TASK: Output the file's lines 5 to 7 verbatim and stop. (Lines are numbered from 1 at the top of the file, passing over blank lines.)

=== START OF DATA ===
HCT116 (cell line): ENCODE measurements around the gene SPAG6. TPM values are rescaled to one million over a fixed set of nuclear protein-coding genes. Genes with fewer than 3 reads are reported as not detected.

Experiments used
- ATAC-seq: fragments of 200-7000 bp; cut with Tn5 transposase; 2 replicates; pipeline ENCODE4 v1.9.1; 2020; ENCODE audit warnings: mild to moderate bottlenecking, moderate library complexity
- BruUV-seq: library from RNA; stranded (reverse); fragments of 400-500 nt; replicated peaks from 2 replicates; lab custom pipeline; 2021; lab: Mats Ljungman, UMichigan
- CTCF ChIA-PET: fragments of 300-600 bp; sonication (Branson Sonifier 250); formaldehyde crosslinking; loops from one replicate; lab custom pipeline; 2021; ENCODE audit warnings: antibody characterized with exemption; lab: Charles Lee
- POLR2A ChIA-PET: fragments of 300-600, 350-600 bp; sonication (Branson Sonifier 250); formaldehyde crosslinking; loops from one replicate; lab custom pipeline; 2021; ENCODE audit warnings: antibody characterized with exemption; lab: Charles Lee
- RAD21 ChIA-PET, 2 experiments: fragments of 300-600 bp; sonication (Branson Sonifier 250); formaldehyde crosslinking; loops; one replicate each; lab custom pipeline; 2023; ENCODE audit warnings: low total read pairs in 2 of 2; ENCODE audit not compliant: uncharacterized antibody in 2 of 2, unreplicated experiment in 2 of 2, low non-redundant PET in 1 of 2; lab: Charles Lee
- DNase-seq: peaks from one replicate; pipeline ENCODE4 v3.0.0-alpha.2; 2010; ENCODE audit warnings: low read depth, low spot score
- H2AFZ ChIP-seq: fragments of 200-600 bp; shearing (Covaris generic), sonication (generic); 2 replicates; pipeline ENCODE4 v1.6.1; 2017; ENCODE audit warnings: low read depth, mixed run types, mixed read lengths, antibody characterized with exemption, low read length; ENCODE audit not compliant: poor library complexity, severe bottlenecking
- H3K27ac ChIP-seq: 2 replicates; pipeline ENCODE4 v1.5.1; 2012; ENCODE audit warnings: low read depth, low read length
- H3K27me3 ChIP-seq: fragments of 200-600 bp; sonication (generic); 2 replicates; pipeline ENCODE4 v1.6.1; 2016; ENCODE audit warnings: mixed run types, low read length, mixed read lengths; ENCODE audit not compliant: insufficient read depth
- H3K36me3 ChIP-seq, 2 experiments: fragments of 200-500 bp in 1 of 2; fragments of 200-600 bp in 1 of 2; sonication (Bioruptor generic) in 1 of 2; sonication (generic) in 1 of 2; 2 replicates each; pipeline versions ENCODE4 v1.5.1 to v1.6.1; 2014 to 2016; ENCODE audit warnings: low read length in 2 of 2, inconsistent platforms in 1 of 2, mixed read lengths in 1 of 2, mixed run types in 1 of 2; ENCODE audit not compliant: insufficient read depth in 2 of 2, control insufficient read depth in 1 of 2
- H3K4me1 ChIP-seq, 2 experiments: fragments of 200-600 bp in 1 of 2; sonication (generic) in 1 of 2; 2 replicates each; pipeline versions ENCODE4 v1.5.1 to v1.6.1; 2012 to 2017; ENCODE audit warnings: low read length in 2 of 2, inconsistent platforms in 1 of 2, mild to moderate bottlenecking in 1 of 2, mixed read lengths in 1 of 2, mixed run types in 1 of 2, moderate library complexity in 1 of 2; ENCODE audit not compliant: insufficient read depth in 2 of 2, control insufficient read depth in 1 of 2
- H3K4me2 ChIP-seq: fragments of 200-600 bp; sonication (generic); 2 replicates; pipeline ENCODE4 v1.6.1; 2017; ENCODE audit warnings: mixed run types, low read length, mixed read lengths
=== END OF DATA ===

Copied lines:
- CTCF ChIA-PET: fragments of 300-600 bp; sonication (Branson Sonifier 250); formaldehyde crosslinking; loops from one replicate; lab custom pipeline; 2021; ENCODE audit warnings: antibody characterized with exemption; lab: Charles Lee
- POLR2A ChIA-PET: fragments of 300-600, 350-600 bp; sonication (Branson Sonifier 250); formaldehyde crosslinking; loops from one replicate; lab custom pipeline; 2021; ENCODE audit warnings: antibody characterized with exemption; lab: Charles Lee
- RAD21 ChIA-PET, 2 experiments: fragments of 300-600 bp; sonication (Branson Sonifier 250); formaldehyde crosslinking; loops; one replicate each; lab custom pipeline; 2023; ENCODE audit warnings: low total read pairs in 2 of 2; ENCODE audit not compliant: uncharacterized antibody in 2 of 2, unreplicated experiment in 2 of 2, low non-redundant PET in 1 of 2; lab: Charles Lee